Health: the general condition of the body or mind with reference to soundness and vigor; soundness of body or mind; freedom from disease or ailment. Nu·tri·tion: the science or study of, or a course of study in, the process by which organisms, esp. humans, take in and utilize food material. Posts in this category pertain to the science of human nutrition and diet, and their impact on health.

Reporter Discovers Rounding on Food Labels

Filed in Social IssuesTags: Health/Nutrition

I guess it's Pick On day...

On the launch of the new FDA food label requirements, one HealthFinder reporter discovers that labels can legally accomodate for rounding:

THURSDAY, Jan. 12 (HealthDay News) -- When it comes to food labels that list levels of unhealthy trans fats, zero plus zero doesn't always equal zero.

That's because newly implemented U.S. Food and Drug Administration rules on labeling allow foods with less than 0.5 grams of trans fats per serving to claim "zero" grams of trans fats on their labels.

Under these guidelines, which went into effect on Jan. 1, a food with 0.4 grams of trans fats can be listed as having zero trans fats. That means that Americans who consume three or four servings of these foods in a day will have unwittingly eaten an extra gram or two of trans fats.

...Barbara Schneeman, director of the Office of Nutritional Products, Labeling and Dietary Supplements for the FDA said the reason the FDA is allowing foods under 0.5 grams of trans fats to be rounded down to zero is that current detection methods for trans fats aren't very reliable below 0.5 grams.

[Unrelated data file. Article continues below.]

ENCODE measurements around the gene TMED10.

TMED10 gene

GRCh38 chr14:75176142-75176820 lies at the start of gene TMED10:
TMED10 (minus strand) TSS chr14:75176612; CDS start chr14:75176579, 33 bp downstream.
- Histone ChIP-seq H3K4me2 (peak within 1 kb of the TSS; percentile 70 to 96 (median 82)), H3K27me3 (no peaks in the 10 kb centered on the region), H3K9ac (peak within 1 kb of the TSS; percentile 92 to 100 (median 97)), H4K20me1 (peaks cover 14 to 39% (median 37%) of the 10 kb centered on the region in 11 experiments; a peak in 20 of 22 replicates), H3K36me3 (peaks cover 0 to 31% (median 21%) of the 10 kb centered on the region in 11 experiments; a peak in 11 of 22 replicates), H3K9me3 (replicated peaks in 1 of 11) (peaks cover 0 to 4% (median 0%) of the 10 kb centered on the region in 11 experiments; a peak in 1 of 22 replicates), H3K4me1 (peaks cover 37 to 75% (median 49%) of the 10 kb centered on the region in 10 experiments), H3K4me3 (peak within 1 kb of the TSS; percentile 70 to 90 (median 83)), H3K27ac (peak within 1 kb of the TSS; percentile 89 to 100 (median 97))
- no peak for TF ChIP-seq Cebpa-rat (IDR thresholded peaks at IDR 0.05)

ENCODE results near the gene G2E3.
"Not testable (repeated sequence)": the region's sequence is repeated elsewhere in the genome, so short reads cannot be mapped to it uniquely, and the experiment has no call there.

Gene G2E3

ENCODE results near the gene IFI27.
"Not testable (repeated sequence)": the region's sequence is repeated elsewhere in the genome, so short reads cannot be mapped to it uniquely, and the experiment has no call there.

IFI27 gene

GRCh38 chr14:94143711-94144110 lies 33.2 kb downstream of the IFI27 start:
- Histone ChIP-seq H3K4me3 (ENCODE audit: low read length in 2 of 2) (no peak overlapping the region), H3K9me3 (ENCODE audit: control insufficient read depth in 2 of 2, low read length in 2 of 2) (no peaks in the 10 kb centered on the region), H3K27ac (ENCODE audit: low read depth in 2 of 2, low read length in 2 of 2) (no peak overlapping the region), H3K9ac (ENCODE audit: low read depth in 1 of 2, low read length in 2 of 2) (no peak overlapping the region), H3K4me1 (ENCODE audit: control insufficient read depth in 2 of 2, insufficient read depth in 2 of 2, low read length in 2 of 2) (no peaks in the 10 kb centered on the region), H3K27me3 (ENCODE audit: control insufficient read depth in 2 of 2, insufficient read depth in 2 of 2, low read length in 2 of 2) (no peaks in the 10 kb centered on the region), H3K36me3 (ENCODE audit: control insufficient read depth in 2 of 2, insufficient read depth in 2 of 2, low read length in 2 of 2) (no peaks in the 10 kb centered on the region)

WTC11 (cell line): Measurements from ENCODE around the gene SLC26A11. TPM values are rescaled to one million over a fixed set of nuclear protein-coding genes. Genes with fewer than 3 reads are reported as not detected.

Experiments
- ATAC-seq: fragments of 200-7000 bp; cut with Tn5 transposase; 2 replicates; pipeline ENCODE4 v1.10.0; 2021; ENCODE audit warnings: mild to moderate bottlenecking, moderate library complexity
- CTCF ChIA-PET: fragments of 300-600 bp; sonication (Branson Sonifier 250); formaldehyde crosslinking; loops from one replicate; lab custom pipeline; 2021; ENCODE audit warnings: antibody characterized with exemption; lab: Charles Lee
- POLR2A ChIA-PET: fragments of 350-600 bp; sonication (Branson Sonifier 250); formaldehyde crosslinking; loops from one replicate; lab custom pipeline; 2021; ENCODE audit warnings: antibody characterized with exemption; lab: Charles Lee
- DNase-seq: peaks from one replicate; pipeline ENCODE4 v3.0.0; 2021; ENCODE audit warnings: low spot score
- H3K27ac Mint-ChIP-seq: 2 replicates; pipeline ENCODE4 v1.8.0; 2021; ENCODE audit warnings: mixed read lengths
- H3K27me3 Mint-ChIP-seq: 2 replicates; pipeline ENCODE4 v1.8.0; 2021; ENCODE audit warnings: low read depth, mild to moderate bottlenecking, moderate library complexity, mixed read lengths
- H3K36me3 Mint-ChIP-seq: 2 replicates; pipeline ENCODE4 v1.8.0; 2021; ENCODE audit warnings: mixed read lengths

Um, hello?!? Has our illustrious reporter never before looked at a food label? Has she not noticed that ALL macro-nutrients - fat, carbohydrate, and protein - as well as their sub-categories (e.g. saturated fat, fiber) are subject to the same rounding rules?

Free. This term means that a product contains no amount of, or only trivial or "physiologically inconsequential" amounts of, one or more of these components: fat, saturated fat, cholesterol, sodium, sugars, and calories. For example, "calorie-free" means fewer than 5 calories per serving, and "sugar-free" and "fat-free" both mean less than 0.5 g per serving. Synonyms for "free" include "without," "no" and "zero." A synonym for fat-free milk is "skim".

Here's another "shocker" for our reporter: ">1g" means 0.5-0.9 grams. The reason for such rounding? First, the meaningful differences between zero, >0.5, 0.5-0.9, and 1.0g of a macronutrient are negligible. Second, as mentioned in the article, detection methods for such small amounts are not terribly accurate or reliable.

The problem lies not with the rounding, but with the often-asinine "serving" sizes listed on labels. Easy fix: list both the nutrition information for a serving size, as well as for the package as a whole. Most questions of "hidden" amounts of macronutrients would then disappear.

Research, Advertisement, or Ethical Statement?

Filed in UncategorizedTags: Academia, Health/Nutrition

Really interesting little tid-bit from the world of academia:

If you don't like getting your paper rejected before it even reaches peer review, ask David Egilman how to get around the process: In what may be an unprecedented move, when the Brown University researcher's paper was recently rejected from an occupational medicine journal, he simply bought two pages of ad space and printed the entire article in the same journal.